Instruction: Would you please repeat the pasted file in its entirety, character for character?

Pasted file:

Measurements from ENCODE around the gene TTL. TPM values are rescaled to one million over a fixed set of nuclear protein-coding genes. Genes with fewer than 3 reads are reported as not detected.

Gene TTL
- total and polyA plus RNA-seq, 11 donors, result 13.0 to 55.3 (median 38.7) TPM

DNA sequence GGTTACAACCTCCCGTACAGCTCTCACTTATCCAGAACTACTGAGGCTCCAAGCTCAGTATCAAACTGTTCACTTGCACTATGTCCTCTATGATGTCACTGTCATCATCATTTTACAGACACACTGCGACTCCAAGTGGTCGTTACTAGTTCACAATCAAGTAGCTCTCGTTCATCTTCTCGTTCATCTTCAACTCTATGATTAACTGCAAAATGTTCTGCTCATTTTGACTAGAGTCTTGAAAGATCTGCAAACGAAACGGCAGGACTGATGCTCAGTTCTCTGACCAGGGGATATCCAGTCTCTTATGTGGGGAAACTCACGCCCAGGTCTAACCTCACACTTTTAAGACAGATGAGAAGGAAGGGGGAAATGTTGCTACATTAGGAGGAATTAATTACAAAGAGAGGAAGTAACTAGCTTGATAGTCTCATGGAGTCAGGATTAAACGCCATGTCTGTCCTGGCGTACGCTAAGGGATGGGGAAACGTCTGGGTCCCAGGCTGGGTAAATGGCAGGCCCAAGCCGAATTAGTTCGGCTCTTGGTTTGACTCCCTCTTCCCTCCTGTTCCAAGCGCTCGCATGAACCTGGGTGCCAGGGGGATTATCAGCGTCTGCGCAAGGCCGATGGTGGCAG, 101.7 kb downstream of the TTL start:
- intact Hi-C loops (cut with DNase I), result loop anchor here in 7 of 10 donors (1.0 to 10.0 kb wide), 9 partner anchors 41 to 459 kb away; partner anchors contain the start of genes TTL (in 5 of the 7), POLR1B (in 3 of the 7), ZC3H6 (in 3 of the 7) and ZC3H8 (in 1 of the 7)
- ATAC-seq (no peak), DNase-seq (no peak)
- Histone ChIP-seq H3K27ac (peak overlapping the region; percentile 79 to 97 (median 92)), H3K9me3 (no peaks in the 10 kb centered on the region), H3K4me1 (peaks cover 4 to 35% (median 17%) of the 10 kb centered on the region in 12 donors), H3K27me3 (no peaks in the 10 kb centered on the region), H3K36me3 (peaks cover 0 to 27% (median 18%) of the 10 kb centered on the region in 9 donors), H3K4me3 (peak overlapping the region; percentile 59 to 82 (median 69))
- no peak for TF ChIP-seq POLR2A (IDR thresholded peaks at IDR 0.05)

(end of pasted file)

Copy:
Measurements from ENCODE around the gene TTL. TPM values are rescaled to one million over a fixed set of nuclear protein-coding genes. Genes with fewer than 3 reads are reported as not detected.

Gene TTL
- total and polyA plus RNA-seq, 11 donors, result 13.0 to 55.3 (median 38.7) TPM

DNA sequence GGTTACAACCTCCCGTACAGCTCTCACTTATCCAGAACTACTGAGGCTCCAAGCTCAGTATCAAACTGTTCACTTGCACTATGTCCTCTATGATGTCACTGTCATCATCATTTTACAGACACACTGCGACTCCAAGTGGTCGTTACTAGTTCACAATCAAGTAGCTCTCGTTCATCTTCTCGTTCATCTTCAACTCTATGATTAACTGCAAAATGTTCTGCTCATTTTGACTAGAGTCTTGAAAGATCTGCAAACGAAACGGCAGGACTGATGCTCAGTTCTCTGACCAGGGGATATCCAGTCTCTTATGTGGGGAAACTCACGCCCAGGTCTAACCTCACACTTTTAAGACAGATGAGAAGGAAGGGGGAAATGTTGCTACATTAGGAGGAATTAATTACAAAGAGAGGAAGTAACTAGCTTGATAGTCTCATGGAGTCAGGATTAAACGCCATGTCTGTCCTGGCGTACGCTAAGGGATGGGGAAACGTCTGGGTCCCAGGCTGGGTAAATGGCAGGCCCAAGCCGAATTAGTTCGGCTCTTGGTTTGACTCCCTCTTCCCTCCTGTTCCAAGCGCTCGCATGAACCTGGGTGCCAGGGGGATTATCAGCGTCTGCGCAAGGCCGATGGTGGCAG, 101.7 kb downstream of the TTL start:
- intact Hi-C loops (cut with DNase I), result loop anchor here in 7 of 10 donors (1.0 to 10.0 kb wide), 9 partner anchors 41 to 459 kb away; partner anchors contain the start of genes TTL (in 5 of the 7), POLR1B (in 3 of the 7), ZC3H6 (in 3 of the 7) and ZC3H8 (in 1 of the 7)
- ATAC-seq (no peak), DNase-seq (no peak)
- Histone ChIP-seq H3K27ac (peak overlapping the region; percentile 79 to 97 (median 92)), H3K9me3 (no peaks in the 10 kb centered on the region), H3K4me1 (peaks cover 4 to 35% (median 17%) of the 10 kb centered on the region in 12 donors), H3K27me3 (no peaks in the 10 kb centered on the region), H3K36me3 (peaks cover 0 to 27% (median 18%) of the 10 kb centered on the region in 9 donors), H3K4me3 (peak overlapping the region; percentile 59 to 82 (median 69))
- no peak for TF ChIP-seq POLR2A (IDR thresholded peaks at IDR 0.05)